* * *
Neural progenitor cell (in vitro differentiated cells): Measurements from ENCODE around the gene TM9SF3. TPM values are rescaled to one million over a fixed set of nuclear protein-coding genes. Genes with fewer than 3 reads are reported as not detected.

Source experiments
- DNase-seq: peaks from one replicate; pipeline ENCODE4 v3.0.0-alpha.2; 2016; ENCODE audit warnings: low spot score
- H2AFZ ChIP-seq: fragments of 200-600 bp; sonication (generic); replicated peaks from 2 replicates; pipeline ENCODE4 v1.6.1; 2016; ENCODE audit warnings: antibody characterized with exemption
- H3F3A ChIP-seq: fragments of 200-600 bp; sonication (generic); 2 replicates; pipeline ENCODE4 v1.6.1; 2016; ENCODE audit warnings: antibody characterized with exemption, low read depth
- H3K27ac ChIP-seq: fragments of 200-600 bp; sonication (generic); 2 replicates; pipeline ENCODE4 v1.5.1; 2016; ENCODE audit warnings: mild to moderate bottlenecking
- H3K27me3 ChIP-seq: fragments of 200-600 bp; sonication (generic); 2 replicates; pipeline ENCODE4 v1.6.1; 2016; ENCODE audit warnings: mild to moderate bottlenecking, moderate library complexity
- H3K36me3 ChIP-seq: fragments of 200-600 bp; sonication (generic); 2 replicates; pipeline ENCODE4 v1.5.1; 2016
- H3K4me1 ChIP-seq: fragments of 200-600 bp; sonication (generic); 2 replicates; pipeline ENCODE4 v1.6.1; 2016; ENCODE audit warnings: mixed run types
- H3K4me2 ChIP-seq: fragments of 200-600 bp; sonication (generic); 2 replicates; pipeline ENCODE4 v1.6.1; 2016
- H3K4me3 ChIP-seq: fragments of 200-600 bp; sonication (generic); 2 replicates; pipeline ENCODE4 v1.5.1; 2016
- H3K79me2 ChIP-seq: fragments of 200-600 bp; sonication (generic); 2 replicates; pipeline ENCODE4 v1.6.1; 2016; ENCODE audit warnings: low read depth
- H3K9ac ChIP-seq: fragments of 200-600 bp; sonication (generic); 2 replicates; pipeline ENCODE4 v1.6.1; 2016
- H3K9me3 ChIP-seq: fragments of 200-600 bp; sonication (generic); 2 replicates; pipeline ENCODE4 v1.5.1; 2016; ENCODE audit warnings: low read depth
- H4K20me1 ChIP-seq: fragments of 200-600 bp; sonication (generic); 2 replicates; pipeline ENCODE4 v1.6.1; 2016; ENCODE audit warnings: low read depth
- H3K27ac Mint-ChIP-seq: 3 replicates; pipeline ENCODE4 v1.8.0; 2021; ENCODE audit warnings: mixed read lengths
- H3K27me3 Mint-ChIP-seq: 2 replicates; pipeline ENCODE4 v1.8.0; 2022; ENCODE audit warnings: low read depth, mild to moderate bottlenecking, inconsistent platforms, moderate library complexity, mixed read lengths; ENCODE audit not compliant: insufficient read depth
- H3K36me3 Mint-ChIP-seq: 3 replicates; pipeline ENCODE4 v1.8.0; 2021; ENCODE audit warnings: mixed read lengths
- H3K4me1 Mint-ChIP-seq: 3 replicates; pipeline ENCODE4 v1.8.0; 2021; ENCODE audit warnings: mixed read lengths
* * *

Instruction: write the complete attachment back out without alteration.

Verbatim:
Neural progenitor cell (in vitro differentiated cells): Measurements from ENCODE around the gene TM9SF3. TPM values are rescaled to one million over a fixed set of nuclear protein-coding genes. Genes with fewer than 3 reads are reported as not detected.

Source experiments
- DNase-seq: peaks from one replicate; pipeline ENCODE4 v3.0.0-alpha.2; 2016; ENCODE audit warnings: low spot score
- H2AFZ ChIP-seq: fragments of 200-600 bp; sonication (generic); replicated peaks from 2 replicates; pipeline ENCODE4 v1.6.1; 2016; ENCODE audit warnings: antibody characterized with exemption
- H3F3A ChIP-seq: fragments of 200-600 bp; sonication (generic); 2 replicates; pipeline ENCODE4 v1.6.1; 2016; ENCODE audit warnings: antibody characterized with exemption, low read depth
- H3K27ac ChIP-seq: fragments of 200-600 bp; sonication (generic); 2 replicates; pipeline ENCODE4 v1.5.1; 2016; ENCODE audit warnings: mild to moderate bottlenecking
- H3K27me3 ChIP-seq: fragments of 200-600 bp; sonication (generic); 2 replicates; pipeline ENCODE4 v1.6.1; 2016; ENCODE audit warnings: mild to moderate bottlenecking, moderate library complexity
- H3K36me3 ChIP-seq: fragments of 200-600 bp; sonication (generic); 2 replicates; pipeline ENCODE4 v1.5.1; 2016
- H3K4me1 ChIP-seq: fragments of 200-600 bp; sonication (generic); 2 replicates; pipeline ENCODE4 v1.6.1; 2016; ENCODE audit warnings: mixed run types
- H3K4me2 ChIP-seq: fragments of 200-600 bp; sonication (generic); 2 replicates; pipeline ENCODE4 v1.6.1; 2016
- H3K4me3 ChIP-seq: fragments of 200-600 bp; sonication (generic); 2 replicates; pipeline ENCODE4 v1.5.1; 2016
- H3K79me2 ChIP-seq: fragments of 200-600 bp; sonication (generic); 2 replicates; pipeline ENCODE4 v1.6.1; 2016; ENCODE audit warnings: low read depth
- H3K9ac ChIP-seq: fragments of 200-600 bp; sonication (generic); 2 replicates; pipeline ENCODE4 v1.6.1; 2016
- H3K9me3 ChIP-seq: fragments of 200-600 bp; sonication (generic); 2 replicates; pipeline ENCODE4 v1.5.1; 2016; ENCODE audit warnings: low read depth
- H4K20me1 ChIP-seq: fragments of 200-600 bp; sonication (generic); 2 replicates; pipeline ENCODE4 v1.6.1; 2016; ENCODE audit warnings: low read depth
- H3K27ac Mint-ChIP-seq: 3 replicates; pipeline ENCODE4 v1.8.0; 2021; ENCODE audit warnings: mixed read lengths
- H3K27me3 Mint-ChIP-seq: 2 replicates; pipeline ENCODE4 v1.8.0; 2022; ENCODE audit warnings: low read depth, mild to moderate bottlenecking, inconsistent platforms, moderate library complexity, mixed read lengths; ENCODE audit not compliant: insufficient read depth
- H3K36me3 Mint-ChIP-seq: 3 replicates; pipeline ENCODE4 v1.8.0; 2021; ENCODE audit warnings: mixed read lengths
- H3K4me1 Mint-ChIP-seq: 3 replicates; pipeline ENCODE4 v1.8.0; 2021; ENCODE audit warnings: mixed read lengths